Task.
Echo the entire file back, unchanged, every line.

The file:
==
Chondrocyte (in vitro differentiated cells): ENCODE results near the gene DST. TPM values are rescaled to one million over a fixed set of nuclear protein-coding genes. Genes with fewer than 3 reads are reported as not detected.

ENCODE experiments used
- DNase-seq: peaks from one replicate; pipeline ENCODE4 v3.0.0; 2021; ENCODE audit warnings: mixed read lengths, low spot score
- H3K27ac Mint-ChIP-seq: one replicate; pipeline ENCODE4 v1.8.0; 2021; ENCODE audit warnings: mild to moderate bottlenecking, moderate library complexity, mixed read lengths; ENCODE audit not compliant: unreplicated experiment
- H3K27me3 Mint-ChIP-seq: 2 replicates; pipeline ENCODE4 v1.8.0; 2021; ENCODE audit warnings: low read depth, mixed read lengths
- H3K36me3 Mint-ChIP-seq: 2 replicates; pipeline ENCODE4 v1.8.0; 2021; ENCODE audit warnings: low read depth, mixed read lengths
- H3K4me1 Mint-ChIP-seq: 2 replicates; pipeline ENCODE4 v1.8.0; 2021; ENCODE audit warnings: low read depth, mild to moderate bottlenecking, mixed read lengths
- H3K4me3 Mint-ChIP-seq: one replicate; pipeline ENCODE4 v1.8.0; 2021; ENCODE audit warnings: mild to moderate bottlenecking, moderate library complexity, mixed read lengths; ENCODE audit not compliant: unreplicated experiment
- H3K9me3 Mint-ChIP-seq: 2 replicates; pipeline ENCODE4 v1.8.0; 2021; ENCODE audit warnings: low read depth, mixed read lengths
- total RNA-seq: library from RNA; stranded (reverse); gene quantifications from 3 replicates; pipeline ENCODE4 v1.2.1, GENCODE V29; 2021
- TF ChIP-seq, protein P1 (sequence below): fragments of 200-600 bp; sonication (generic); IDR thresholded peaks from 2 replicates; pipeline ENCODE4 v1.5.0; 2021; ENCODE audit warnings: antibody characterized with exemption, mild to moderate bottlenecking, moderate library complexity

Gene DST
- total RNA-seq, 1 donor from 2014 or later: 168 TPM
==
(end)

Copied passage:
Chondrocyte (in vitro differentiated cells): ENCODE results near the gene DST. TPM values are rescaled to one million over a fixed set of nuclear protein-coding genes. Genes with fewer than 3 reads are reported as not detected.

ENCODE experiments used
- DNase-seq: peaks from one replicate; pipeline ENCODE4 v3.0.0; 2021; ENCODE audit warnings: mixed read lengths, low spot score
- H3K27ac Mint-ChIP-seq: one replicate; pipeline ENCODE4 v1.8.0; 2021; ENCODE audit warnings: mild to moderate bottlenecking, moderate library complexity, mixed read lengths; ENCODE audit not compliant: unreplicated experiment
- H3K27me3 Mint-ChIP-seq: 2 replicates; pipeline ENCODE4 v1.8.0; 2021; ENCODE audit warnings: low read depth, mixed read lengths
- H3K36me3 Mint-ChIP-seq: 2 replicates; pipeline ENCODE4 v1.8.0; 2021; ENCODE audit warnings: low read depth, mixed read lengths
- H3K4me1 Mint-ChIP-seq: 2 replicates; pipeline ENCODE4 v1.8.0; 2021; ENCODE audit warnings: low read depth, mild to moderate bottlenecking, mixed read lengths
- H3K4me3 Mint-ChIP-seq: one replicate; pipeline ENCODE4 v1.8.0; 2021; ENCODE audit warnings: mild to moderate bottlenecking, moderate library complexity, mixed read lengths; ENCODE audit not compliant: unreplicated experiment
- H3K9me3 Mint-ChIP-seq: 2 replicates; pipeline ENCODE4 v1.8.0; 2021; ENCODE audit warnings: low read depth, mixed read lengths
- total RNA-seq: library from RNA; stranded (reverse); gene quantifications from 3 replicates; pipeline ENCODE4 v1.2.1, GENCODE V29; 2021
- TF ChIP-seq, protein P1 (sequence below): fragments of 200-600 bp; sonication (generic); IDR thresholded peaks from 2 replicates; pipeline ENCODE4 v1.5.0; 2021; ENCODE audit warnings: antibody characterized with exemption, mild to moderate bottlenecking, moderate library complexity

Gene DST
- total RNA-seq, 1 donor from 2014 or later: 168 TPM